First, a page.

Users prefer after-hours access
Many portal users are ‘night owls’ making the portal’s 24 hour accessibility very
important. The following table shows the number of portal pages being accessed
throughout the evening and night during April 2010:
6pm to 10pm            32 327 pages loaded
10pm to midnight       41 738 pages loaded
Midnight to 8am        18 026 pages loaded

Initiatives and Programs
Translated information reviewed
The Courts have recently reviewed the publications in languages other than English
to incorporate rule amendments and changes to court services.

The Courts currently have 11 publications translated into ten different languages. The
translated fact sheets are summaries of the full English version with simplified
information written in question and answer format. This is the preferred format for
translated information as some legal terms and court processes do not translate well
into other languages.

The provision of translated information is essential to support access to justice for
clients with English as a second language.
Translated information is available online at>Services for
culturally and linguistically diverse people.

    Marriage, families and separation
    Before you file – pre-action procedure for financial cases
    Subpoena – information for requesting person
    Enforcement Hearings
    Third Part Debt Notices
    Key Contacts
    Compliance with parenting orders
    Going to Court – tips for your court hearing
    What the Family Law Courts staff can and cannot do for clients
    Do you have fears for your safety when attending court?
    Parenting orders – obligations, consequences and who can help?

    Arabic
    Filipino
    Greek
    Korean
    Serbian
    Simplified Chinese
    Traditional Chinese
    Spanish
    Turkish
    Vietnamese

Indigenous clients and the Family Law Courts
The Courts have developed new Indigenous information products for clients and staff
to further meet the needs of Indigenous clients involved in family law proceedings.

These information packages were developed in consultation with the Indigenous
Working Group, who is also developing a Reconciliation Action Plan identifying the
steps the Courts will take to build better relationships with Indigenous Australians. A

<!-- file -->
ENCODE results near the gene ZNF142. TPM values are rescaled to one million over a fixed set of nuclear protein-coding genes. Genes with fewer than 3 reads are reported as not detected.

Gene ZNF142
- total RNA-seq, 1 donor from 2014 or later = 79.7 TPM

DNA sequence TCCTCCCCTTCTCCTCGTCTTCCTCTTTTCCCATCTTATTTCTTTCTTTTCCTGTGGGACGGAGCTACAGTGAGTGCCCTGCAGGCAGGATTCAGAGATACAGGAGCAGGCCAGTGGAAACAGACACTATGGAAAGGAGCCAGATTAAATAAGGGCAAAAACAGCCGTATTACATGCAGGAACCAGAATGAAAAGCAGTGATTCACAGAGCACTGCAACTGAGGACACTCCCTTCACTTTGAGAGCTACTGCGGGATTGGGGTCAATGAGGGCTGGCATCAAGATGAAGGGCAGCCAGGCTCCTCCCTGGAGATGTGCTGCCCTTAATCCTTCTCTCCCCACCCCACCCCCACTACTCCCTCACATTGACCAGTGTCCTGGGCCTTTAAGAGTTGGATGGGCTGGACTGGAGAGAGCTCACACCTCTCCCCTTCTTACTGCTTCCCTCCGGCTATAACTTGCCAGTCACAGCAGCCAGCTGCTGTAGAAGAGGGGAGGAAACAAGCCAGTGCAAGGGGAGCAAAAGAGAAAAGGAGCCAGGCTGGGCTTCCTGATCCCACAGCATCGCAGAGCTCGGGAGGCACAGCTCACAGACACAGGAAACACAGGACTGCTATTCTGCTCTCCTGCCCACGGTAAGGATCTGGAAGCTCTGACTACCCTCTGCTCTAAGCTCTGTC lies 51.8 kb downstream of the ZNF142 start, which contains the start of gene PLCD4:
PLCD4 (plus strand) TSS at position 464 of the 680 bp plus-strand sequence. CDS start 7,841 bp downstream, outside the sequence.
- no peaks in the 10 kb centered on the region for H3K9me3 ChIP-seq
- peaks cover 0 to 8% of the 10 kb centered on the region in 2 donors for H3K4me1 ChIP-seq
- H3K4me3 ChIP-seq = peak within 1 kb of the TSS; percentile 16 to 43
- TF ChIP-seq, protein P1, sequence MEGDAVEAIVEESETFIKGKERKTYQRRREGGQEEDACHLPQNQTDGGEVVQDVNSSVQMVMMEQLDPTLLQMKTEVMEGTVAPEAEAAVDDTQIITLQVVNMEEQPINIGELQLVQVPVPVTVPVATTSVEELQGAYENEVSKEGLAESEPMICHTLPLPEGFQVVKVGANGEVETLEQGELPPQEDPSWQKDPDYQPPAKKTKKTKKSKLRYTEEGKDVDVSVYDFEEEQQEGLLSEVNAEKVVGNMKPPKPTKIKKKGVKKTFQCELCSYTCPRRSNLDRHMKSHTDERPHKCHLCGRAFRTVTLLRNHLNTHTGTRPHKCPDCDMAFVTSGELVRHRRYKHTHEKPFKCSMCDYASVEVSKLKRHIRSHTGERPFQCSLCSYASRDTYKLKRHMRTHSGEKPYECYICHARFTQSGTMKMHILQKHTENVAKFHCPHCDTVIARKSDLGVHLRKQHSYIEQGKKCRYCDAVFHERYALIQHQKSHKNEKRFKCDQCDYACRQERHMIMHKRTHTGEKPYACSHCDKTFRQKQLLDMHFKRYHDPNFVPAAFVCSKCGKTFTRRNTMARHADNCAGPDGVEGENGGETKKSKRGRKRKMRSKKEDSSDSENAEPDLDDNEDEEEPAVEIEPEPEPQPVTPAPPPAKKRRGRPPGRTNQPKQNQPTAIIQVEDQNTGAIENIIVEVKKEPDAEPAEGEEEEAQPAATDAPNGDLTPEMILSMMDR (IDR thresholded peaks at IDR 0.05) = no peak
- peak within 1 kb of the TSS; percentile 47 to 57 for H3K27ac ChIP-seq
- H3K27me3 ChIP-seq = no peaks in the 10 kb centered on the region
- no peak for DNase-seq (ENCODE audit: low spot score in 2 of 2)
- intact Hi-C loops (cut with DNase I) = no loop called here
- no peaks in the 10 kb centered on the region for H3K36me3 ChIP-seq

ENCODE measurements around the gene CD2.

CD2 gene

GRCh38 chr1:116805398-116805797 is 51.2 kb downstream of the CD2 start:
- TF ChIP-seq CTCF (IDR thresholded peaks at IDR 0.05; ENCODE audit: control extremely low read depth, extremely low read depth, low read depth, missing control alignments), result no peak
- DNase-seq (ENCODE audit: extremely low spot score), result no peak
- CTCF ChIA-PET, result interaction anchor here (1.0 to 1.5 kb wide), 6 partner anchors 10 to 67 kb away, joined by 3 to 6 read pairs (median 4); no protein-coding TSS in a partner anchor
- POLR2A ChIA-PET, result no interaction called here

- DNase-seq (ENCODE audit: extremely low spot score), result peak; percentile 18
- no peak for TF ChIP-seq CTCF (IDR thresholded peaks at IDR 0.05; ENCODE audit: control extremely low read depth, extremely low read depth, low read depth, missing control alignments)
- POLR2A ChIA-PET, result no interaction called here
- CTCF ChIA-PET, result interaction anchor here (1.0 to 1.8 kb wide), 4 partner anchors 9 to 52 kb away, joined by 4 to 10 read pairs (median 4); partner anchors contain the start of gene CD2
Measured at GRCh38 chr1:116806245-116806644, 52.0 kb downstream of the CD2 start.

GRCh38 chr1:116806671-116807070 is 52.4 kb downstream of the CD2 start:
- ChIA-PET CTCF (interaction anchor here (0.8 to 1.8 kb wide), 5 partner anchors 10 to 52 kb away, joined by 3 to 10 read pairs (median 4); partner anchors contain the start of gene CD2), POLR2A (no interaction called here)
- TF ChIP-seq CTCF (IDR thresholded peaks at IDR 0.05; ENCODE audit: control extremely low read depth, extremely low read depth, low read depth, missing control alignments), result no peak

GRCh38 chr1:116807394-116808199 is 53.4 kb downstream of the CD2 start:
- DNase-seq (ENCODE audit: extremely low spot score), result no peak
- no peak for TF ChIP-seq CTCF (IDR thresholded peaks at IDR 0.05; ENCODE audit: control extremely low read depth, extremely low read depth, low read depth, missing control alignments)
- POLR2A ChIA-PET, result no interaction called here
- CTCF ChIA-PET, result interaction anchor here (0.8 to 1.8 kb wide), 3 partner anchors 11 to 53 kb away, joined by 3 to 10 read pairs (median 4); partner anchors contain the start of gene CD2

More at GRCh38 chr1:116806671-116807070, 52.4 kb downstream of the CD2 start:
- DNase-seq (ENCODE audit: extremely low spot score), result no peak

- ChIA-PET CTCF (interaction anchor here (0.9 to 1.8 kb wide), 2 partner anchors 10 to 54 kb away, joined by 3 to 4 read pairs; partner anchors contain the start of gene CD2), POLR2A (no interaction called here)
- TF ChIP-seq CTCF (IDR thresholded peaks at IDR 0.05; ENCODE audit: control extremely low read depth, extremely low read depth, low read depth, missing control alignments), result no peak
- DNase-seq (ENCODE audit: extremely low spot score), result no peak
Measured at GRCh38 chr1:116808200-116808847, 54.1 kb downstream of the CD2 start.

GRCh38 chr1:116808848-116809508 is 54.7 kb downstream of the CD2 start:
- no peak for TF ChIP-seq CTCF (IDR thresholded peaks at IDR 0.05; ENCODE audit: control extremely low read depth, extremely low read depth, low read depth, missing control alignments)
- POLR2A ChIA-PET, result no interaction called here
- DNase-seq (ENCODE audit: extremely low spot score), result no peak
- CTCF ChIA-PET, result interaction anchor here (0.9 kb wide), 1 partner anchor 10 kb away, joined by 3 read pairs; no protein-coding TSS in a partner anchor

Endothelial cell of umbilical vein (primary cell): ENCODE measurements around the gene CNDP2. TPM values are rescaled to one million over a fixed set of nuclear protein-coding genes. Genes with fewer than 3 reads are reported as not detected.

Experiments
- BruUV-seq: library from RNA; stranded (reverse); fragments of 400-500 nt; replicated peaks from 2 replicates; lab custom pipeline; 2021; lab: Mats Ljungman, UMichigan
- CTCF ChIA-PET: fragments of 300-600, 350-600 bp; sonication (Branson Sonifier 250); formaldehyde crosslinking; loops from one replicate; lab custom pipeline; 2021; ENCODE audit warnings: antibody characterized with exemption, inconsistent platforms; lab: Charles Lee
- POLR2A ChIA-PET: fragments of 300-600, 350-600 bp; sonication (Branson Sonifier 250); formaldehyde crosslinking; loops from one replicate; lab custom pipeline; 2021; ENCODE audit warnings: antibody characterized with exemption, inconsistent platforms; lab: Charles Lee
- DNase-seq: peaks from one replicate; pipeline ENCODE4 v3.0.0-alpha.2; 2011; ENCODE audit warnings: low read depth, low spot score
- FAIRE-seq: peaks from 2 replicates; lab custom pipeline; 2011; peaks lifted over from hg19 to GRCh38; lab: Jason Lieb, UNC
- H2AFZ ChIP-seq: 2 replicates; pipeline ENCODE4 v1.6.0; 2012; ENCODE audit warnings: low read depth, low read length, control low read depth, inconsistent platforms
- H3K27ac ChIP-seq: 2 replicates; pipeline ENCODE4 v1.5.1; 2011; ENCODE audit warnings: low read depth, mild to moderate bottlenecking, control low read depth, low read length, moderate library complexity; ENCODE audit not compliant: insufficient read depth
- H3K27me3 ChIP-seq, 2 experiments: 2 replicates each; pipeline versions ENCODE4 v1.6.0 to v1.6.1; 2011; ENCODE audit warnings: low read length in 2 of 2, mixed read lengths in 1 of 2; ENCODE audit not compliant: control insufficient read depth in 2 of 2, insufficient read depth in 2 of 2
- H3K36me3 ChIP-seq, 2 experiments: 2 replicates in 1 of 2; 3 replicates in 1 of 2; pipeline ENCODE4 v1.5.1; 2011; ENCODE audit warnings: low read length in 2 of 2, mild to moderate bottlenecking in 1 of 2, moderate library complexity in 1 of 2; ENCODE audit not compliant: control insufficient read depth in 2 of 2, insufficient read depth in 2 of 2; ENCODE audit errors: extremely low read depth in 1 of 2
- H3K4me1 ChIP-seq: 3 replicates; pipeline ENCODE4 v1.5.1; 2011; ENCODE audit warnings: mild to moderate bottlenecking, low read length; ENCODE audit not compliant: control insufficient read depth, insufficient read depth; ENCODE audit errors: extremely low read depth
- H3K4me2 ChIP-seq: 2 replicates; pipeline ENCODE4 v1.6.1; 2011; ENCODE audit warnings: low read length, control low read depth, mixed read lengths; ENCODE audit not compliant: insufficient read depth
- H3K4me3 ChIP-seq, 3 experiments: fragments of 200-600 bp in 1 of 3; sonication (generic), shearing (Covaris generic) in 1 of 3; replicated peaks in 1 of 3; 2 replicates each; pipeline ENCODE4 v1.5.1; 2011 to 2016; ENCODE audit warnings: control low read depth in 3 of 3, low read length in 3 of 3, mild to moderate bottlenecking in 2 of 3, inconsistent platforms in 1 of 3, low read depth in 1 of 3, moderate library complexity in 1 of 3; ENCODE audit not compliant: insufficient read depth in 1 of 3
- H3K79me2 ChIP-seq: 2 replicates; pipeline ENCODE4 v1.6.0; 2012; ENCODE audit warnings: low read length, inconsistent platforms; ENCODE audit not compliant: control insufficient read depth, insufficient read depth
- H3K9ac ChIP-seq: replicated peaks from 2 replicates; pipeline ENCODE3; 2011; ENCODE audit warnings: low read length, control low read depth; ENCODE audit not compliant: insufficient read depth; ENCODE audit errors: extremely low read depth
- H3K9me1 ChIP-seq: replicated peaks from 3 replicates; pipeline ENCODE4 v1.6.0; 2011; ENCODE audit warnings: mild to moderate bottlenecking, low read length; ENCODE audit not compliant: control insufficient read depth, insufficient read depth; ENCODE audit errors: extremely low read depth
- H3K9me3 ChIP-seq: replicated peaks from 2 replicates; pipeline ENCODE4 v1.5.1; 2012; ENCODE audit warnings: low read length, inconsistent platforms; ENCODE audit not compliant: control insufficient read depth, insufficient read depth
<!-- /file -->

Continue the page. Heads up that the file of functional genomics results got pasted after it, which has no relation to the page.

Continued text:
research project is also underway, which will investigate the impact of the shift in the
provision of services to Indigenous clients previously provided by the Court’s
Indigenous Family Liaison Officers to Family Relationship Centres.

The Indigenous Working Group (consisting of Justice Benjamin, Federal Magistrate
Donald, and Leisha Lister - Executive Advisor to the Chief Executive Officer) is also
considering how to manage applications of parenting orders concerning residence,
contact and specific issues as a result of traditional and customary adoption practices
by Torres Strait Islanders.

A new client brochure ‘Indigenous Families and the Family Law Courts’ is available at
family law registries and can also be downloaded from
My Beautiful World
Children’s Art Competition
The Family Law Courts’ Children’s Art Competition ran from May to June this year,
with the winners announced during the last week of June. The competition was a
great success, with over 150 entries received from all over Australia.

There were 10 winners who each received a personally engraved MP3 player, with
13 entrants receiving a Highly Commended certificate.

NEW publications
Service Charter
The Service Charters for the Family Court and the Federal Magistrates Court have
been amalgamated into one document. This document is available on the Courts’
websites at:

Service Commitments
The Service Commitments document is a summary of the Service Charter and has
been developed for display at registries and for distribution to clients.

For more information about either document, please contact Family Law Courts